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Ignition interlock laws have helped hold down drunken driving traffic fatalities in Kansas, Missouri

Herb Simpson demonstrated an alcohol ignition interlock device as others watched. Mothers Against Drunk Driving credits the devices for holding down the number of drunken driving traffic fatalities in a number of states, including Kansas and Missouri.
Herb Simpson demonstrated an alcohol ignition interlock device as others watched. Mothers Against Drunk Driving credits the devices for holding down the number of drunken driving traffic fatalities in a number of states, including Kansas and Missouri. The Associated Press

People in Missouri and Kansas have a lot to cheer about going into the holiday season when a lot of folks do a lot of drinking.

The National Highway Traffic Safety Administration announced recently that 35,092 people were killed in traffic crashes in 2015. That’s up 7.7 percent from 32,675 traffic deaths recorded in 2014.

Of the traffic deaths in 2015, 10,265, or 29.2 percent, were caused by drunken drivers, Mothers Against Drunk Driving reports. That was a 3.2 percent increase over 2014, when the number of people killed because of drunken driving crashes fell below 10,000 for only the second time. The first was in 2011.

But here’s the good news for people in this two-state area. Kansas has seen a 37 percent drop in drunken driving traffic deaths since 2011 with a 22 percent drop from 2014 to 2015.

Mothers Against Drunk Driving credits the all offender ignition interlock law. It is a central feature in MADD’s Campaign to Eliminate Drunk Driving — now in its 10th year.

Since the campaign started in 2006, drunken driving deaths have fallen by 24 percent. The number was more than 13,000. Traffic safety data show a continued drop in states with ignition interlock laws.

Missouri with a similar law effective March 2014 has seen a 9 percent reduction in drunken driving traffic deaths. Iowa in 1995 was among the first states to mandate ignition interlock devices for offenders who were guilty of driving under the influence.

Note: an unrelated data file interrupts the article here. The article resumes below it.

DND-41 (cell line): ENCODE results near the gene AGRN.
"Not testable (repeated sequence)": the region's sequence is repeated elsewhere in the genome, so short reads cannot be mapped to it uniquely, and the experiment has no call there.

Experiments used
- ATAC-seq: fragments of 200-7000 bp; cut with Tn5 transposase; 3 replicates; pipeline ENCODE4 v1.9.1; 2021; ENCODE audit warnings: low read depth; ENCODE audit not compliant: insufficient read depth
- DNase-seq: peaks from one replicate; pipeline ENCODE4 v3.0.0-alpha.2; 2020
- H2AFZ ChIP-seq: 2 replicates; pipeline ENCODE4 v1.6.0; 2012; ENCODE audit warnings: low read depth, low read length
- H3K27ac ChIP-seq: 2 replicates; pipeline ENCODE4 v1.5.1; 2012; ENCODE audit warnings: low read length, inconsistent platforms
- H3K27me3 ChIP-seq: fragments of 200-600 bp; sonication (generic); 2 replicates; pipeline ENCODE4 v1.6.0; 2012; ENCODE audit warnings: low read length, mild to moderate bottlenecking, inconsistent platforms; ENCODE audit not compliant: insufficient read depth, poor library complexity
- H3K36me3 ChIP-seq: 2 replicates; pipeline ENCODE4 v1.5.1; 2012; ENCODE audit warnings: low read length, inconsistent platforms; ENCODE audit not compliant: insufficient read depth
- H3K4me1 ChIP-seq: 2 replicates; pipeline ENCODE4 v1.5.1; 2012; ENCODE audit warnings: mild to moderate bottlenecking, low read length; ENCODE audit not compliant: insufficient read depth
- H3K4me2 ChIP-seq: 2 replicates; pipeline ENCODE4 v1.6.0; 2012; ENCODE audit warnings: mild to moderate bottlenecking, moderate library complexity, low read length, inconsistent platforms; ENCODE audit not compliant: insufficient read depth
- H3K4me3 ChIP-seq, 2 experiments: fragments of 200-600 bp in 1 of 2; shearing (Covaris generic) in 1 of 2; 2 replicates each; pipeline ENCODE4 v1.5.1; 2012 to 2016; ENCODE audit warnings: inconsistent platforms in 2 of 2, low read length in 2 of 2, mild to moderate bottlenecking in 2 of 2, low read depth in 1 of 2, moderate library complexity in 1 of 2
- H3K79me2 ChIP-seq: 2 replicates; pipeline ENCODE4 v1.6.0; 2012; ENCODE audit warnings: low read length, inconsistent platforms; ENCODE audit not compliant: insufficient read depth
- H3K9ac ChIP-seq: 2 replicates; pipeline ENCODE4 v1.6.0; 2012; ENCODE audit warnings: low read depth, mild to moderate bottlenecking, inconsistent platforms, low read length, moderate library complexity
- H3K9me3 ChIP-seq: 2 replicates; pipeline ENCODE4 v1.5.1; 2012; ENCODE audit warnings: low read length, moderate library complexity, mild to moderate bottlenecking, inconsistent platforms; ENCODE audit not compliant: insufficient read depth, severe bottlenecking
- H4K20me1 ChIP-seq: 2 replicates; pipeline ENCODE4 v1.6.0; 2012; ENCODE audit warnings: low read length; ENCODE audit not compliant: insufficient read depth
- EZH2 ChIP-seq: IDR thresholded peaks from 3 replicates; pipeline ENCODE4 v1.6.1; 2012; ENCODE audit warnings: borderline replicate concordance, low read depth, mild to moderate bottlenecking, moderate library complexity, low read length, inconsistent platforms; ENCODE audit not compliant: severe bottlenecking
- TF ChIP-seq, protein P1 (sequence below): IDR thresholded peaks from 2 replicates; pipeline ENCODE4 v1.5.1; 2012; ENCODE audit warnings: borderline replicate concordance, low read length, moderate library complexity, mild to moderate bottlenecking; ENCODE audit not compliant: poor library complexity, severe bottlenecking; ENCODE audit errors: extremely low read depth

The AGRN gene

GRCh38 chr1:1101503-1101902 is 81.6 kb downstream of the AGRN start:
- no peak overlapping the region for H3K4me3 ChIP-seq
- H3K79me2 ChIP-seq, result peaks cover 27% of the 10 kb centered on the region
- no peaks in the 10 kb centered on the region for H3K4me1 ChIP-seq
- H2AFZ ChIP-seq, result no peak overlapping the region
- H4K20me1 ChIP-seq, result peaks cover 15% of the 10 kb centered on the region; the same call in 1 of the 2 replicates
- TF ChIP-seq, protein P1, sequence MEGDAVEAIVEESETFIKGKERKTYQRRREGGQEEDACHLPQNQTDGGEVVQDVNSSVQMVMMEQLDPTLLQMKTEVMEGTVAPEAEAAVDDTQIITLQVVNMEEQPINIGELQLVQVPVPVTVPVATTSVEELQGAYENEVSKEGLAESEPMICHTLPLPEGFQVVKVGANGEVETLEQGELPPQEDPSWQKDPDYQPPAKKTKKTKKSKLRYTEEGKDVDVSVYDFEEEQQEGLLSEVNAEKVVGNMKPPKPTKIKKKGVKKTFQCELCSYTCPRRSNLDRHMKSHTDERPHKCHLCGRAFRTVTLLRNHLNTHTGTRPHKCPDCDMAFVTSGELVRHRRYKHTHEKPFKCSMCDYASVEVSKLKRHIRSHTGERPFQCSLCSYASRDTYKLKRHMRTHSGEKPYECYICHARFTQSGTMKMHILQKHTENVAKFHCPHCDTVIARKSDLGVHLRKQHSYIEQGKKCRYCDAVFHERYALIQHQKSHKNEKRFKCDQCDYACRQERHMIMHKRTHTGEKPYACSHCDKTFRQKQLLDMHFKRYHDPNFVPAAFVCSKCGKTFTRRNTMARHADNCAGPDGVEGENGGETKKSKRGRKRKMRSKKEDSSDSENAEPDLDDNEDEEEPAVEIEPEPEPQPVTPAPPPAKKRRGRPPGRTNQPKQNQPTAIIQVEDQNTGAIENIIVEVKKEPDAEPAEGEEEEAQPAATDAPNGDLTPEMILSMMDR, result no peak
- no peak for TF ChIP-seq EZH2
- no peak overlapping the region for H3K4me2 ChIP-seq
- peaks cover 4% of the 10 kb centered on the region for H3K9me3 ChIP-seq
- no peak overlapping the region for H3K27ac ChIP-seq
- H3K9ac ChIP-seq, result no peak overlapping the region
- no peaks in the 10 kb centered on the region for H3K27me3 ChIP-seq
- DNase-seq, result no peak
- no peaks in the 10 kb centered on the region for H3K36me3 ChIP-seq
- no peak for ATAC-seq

The devices works as a car breathalyzer, preventing anyone under the influence of alcohol from operating a vehicle. From a breath sample, the appliance determines whether the alcohol concentration is within the legal limit. If not, the vehicle will not start.

“Ignition interlock devices decrease the re-arrest rate by up to 67 percent,” the Intoxalock website says. “They also allow people to be responsible and productive in their lives after a DUI by allowing them to drive legally and safely.”

MADD, which was begun in 1980 by a mother whose daughter was killed by a drunken driver, reports that drunken driving deaths in West Virginia have been reduced by 50 percent since the state enacted an ignition interlock law for all offenders in 2008. Other states that have reported decreases in drunken driving traffic fatalities because of ignition interlock laws include New Mexico, Alabama, Arizona, Arkansas, Colorado, Hawaii, Illinois, Louisiana, Mississippi, Tennessee, Texas, Utah, Virginia and Washington.

Other states just have to be as progressive so more people on the nation’s roads can arrive at their destinations safely. Ride hailing services now make it even easier for people who have had too much to drink to still get to where they need to go without putting others’ lives in danger.

Now if city, county and state governments could be as aggressive about requiring gun owners to have trigger-locking devices for all firearms for the safety of everyone in homes and businesses where there are weapons, the country would be a far better off.

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